Stock Option Calculator
Receiving options for your company's stock can be an incredible benefit. Even after a few years of moderate growth, stock options can produce a handsome return. Use this calculator to determine the value of your stock options for the next one to twenty-five years.
- Current stock price
- Current stock price. If this price is above your option strike price, you are already in the money. If it is currently below the option strike price, your options will not have any value until it exceeds the strike price.
- Stock appreciation
- This is the annual rate of return you expect from the stock underlying your options. Thanks to the leveraged nature of your stock options, once the underlying stock value has exceeded your strike price, the value of your options will increase at an accelerated rate. The actual rate of return is largely dependent on the type of investments you select. For example, from December 1999 to December 2009, the average annual compounded rate of return for the S&P 500 was -0.6%, including reinvestment of dividends. From January 1970 to December 2009, the average annual compounded rate of return for the S&P 500, including reinvestment of dividends, was approximately 10.1% (source: www.standardandpoors.com). Since 1970, the highest 12-month return was 61% (June 1982 through June 1983). The lowest 12-month return was -43% (March 2008 to March 2009). Savings accounts at a bank may pay as little as 1% or less but carry significantly lower risk of loss of principal balances.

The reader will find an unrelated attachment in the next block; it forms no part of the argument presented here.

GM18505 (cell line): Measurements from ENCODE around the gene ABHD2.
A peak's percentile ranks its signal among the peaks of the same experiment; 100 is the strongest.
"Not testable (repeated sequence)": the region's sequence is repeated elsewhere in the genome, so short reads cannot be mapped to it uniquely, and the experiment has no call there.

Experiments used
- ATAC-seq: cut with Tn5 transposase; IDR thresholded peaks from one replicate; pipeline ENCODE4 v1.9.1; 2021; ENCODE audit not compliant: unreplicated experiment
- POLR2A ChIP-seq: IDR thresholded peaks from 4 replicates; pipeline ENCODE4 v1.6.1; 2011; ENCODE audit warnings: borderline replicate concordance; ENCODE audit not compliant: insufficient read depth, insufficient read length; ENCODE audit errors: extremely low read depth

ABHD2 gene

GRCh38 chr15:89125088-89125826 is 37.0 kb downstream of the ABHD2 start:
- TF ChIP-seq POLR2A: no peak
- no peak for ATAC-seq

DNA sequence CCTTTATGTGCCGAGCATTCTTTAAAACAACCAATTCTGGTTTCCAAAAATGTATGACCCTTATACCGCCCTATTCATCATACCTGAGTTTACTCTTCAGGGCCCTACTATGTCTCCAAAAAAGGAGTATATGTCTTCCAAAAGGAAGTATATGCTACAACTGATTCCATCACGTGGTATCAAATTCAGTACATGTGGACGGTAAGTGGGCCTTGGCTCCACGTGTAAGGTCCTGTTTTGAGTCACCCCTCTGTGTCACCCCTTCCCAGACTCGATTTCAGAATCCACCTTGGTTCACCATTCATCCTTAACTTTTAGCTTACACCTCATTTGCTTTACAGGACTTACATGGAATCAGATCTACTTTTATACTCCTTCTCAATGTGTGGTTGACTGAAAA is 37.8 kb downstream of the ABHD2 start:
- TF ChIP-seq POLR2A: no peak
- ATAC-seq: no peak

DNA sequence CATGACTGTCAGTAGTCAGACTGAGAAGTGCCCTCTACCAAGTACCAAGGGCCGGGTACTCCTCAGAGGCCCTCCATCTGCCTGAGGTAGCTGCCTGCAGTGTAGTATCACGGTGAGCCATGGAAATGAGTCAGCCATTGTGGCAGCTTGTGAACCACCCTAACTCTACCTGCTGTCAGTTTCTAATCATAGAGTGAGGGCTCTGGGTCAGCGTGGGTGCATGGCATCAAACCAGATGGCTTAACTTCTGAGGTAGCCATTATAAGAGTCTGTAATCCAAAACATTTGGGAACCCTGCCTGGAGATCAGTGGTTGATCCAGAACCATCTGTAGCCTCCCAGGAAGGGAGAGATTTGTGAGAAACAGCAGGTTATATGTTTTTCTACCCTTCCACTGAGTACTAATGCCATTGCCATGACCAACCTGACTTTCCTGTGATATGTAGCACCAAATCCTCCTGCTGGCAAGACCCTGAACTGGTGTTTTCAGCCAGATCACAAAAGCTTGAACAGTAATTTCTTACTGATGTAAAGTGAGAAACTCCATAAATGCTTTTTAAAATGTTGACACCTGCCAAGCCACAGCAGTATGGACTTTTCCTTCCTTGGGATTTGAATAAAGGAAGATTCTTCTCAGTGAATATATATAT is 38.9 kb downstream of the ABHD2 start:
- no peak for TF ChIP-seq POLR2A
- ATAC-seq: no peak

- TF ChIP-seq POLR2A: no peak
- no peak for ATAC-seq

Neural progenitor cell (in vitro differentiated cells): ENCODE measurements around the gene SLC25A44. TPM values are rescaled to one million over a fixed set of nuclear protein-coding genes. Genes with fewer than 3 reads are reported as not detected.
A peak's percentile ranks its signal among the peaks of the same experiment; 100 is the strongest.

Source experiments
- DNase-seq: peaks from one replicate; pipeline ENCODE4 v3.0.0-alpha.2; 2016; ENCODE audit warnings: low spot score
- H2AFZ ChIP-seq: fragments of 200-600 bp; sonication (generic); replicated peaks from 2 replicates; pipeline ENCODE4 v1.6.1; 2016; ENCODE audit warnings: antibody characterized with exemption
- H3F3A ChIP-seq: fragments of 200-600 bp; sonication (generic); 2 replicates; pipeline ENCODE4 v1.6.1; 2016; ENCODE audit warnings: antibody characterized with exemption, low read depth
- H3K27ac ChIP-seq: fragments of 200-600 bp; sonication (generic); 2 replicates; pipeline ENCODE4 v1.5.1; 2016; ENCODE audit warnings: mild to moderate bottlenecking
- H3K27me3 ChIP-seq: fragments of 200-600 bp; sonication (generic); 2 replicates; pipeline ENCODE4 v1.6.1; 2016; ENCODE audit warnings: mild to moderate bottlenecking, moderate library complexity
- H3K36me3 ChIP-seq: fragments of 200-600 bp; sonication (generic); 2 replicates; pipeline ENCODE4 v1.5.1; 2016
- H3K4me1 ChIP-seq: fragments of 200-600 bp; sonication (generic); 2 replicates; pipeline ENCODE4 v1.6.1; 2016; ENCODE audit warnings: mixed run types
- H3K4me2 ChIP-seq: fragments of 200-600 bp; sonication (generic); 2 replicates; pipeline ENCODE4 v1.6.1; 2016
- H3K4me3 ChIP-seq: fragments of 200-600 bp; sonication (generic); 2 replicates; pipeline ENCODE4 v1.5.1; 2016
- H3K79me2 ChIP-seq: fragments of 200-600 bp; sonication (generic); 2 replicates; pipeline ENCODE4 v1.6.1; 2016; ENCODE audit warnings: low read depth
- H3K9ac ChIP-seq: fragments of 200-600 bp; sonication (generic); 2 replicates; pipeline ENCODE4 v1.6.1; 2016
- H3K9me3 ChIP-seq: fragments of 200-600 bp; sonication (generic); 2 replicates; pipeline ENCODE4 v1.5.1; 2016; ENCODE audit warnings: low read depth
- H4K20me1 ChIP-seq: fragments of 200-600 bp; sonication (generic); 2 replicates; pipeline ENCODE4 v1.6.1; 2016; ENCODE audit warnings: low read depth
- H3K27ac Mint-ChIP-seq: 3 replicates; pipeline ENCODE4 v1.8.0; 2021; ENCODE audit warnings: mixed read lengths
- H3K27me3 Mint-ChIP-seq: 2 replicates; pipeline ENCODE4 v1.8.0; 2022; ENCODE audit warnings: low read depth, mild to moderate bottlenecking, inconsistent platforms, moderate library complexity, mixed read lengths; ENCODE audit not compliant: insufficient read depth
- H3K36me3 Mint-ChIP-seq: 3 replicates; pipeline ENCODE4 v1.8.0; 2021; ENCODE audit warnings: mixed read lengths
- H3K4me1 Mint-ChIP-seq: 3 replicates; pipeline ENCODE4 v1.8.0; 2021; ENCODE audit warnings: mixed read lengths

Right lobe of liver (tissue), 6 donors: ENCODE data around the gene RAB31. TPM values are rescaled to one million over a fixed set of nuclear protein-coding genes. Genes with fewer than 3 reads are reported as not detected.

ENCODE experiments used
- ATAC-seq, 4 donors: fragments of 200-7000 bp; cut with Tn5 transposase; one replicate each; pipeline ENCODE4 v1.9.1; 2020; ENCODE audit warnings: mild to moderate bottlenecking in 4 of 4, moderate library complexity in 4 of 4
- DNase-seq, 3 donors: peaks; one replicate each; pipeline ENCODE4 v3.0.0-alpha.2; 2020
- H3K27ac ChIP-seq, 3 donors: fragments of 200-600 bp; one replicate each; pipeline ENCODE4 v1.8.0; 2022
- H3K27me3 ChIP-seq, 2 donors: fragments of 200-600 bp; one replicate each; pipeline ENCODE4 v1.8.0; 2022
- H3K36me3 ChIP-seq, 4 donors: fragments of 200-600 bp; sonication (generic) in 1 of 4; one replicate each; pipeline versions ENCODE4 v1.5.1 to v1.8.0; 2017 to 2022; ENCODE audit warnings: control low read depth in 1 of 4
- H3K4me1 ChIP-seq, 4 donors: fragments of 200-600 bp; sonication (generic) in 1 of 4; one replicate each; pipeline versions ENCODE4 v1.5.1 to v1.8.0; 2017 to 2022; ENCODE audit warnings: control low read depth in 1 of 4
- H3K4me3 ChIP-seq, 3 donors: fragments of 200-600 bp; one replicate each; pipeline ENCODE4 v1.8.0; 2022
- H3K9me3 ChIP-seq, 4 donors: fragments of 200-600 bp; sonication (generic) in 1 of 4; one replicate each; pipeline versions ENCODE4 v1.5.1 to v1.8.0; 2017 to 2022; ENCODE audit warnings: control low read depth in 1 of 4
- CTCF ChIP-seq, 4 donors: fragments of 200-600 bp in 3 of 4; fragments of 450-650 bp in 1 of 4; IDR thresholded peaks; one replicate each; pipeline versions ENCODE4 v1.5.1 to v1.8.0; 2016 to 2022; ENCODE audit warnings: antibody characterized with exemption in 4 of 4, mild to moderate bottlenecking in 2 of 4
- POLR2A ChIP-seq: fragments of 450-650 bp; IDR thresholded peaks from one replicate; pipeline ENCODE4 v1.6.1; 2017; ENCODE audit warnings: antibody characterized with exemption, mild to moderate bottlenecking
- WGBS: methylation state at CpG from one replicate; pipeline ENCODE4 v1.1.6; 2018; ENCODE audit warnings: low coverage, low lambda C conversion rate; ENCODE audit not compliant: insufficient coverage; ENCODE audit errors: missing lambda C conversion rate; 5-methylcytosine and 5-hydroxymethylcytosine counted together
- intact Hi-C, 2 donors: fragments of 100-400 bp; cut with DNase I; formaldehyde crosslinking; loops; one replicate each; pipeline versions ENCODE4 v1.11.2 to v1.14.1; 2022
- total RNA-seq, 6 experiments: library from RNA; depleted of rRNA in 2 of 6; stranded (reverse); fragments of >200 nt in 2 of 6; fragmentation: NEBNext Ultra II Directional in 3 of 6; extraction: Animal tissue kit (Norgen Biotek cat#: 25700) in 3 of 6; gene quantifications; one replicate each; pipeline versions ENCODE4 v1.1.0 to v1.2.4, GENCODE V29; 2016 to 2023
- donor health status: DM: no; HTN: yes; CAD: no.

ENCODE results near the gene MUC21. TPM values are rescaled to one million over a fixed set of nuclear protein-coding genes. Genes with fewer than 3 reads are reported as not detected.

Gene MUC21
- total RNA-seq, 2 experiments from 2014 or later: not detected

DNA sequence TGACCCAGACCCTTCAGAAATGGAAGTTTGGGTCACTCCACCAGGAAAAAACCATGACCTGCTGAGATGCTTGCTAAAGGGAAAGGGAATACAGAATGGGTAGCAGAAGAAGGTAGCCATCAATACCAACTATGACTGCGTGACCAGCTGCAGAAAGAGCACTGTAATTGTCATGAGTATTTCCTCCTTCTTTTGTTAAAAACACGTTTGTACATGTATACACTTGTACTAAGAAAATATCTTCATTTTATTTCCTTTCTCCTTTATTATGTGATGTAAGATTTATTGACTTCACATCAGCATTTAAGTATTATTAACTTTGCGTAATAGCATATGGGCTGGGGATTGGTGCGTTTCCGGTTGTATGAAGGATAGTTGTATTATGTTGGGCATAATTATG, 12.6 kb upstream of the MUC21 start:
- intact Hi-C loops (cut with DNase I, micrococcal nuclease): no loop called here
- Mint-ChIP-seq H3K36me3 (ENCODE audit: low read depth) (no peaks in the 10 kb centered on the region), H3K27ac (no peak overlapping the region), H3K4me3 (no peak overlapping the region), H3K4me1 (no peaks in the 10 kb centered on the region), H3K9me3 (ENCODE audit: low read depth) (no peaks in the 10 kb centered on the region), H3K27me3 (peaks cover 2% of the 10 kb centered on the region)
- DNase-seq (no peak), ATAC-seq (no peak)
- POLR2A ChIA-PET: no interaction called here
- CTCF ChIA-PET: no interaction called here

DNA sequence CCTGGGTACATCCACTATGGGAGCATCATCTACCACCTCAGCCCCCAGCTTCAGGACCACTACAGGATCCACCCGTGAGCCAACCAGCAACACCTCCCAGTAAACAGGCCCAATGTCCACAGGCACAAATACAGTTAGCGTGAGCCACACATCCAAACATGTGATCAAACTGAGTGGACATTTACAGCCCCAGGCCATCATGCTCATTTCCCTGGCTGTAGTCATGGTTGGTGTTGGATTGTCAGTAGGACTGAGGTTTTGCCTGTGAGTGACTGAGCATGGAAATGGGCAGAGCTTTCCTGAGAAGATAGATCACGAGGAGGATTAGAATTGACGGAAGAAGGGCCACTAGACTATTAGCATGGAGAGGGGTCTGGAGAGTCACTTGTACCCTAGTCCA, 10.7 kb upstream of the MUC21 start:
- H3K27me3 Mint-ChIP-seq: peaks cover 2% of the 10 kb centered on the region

It is important to remember that these scenarios are hypothetical and that future rates of return can't be predicted with certainty and that investments that pay higher rates of return are generally subject to higher risk and volatility. The actual rate of return on investments can vary widely over time, especially for long-term investments. This includes the potential loss of principal on your investment. It is not possible to invest directly in an index and the compounded rate of return noted above does not reflect sales charges and other fees that funds and/or investment companies may charge.
- Number of options
- This is the number of stock options you were granted.
- Strike price
- The strike price is the stock price that your options were issued at. The underlying stock price must exceed the strike price for your options to have any value.
- Number of years
- The number of years you expect to hold these options. This can be any number from one to twenty-five.